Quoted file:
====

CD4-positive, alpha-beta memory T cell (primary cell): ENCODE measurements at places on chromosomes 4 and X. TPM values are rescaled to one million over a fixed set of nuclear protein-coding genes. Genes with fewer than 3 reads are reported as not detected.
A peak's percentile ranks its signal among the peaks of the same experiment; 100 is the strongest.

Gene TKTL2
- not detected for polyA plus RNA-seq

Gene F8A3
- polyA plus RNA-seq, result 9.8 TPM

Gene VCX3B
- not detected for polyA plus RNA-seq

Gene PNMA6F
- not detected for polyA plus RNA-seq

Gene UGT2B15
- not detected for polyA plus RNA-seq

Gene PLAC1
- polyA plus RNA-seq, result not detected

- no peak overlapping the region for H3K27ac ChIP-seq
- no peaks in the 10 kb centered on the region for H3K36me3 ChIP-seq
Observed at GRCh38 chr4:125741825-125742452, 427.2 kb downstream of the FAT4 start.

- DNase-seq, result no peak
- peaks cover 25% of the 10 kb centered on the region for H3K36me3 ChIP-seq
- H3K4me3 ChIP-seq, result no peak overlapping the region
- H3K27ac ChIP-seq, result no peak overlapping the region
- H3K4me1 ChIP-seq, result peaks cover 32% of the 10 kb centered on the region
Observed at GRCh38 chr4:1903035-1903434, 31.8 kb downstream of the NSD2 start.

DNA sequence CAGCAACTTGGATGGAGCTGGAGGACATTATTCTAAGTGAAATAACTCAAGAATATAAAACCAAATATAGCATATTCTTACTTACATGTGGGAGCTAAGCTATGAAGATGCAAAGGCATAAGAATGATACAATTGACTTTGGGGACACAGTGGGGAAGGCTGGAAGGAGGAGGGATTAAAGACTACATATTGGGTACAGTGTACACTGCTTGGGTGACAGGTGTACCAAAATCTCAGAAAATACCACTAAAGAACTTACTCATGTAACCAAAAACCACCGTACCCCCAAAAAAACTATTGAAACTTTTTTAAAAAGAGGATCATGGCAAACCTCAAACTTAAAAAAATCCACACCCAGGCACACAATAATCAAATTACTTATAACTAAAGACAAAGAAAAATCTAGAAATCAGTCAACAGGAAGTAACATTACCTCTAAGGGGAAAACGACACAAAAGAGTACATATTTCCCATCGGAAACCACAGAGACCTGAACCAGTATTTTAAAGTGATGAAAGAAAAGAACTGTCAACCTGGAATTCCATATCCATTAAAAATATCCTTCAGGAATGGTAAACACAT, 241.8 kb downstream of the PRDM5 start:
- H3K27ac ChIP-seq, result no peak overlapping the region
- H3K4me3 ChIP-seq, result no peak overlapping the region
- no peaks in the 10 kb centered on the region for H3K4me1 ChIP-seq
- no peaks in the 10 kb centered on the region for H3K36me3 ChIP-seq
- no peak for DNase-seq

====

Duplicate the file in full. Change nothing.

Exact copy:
CD4-positive, alpha-beta memory T cell (primary cell): ENCODE measurements at places on chromosomes 4 and X. TPM values are rescaled to one million over a fixed set of nuclear protein-coding genes. Genes with fewer than 3 reads are reported as not detected.
A peak's percentile ranks its signal among the peaks of the same experiment; 100 is the strongest.

Gene TKTL2
- not detected for polyA plus RNA-seq

Gene F8A3
- polyA plus RNA-seq, result 9.8 TPM

Gene VCX3B
- not detected for polyA plus RNA-seq

Gene PNMA6F
- not detected for polyA plus RNA-seq

Gene UGT2B15
- not detected for polyA plus RNA-seq

Gene PLAC1
- polyA plus RNA-seq, result not detected

- no peak overlapping the region for H3K27ac ChIP-seq
- no peaks in the 10 kb centered on the region for H3K36me3 ChIP-seq
Observed at GRCh38 chr4:125741825-125742452, 427.2 kb downstream of the FAT4 start.

- DNase-seq, result no peak
- peaks cover 25% of the 10 kb centered on the region for H3K36me3 ChIP-seq
- H3K4me3 ChIP-seq, result no peak overlapping the region
- H3K27ac ChIP-seq, result no peak overlapping the region
- H3K4me1 ChIP-seq, result peaks cover 32% of the 10 kb centered on the region
Observed at GRCh38 chr4:1903035-1903434, 31.8 kb downstream of the NSD2 start.

DNA sequence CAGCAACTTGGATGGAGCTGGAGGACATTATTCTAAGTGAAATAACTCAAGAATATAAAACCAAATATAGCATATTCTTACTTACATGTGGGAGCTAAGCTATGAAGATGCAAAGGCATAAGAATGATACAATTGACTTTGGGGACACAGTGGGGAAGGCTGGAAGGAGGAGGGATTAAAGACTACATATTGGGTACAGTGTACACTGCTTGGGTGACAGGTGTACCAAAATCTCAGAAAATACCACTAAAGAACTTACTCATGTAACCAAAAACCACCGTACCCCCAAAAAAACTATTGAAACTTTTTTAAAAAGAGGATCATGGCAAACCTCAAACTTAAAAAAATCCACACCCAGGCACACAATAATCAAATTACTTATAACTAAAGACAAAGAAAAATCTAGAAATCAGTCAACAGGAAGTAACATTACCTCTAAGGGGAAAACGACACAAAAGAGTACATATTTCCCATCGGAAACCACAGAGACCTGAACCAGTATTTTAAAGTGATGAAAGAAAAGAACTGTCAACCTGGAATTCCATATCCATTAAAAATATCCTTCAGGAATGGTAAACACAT, 241.8 kb downstream of the PRDM5 start:
- H3K27ac ChIP-seq, result no peak overlapping the region
- H3K4me3 ChIP-seq, result no peak overlapping the region
- no peaks in the 10 kb centered on the region for H3K4me1 ChIP-seq
- no peaks in the 10 kb centered on the region for H3K36me3 ChIP-seq
- no peak for DNase-seq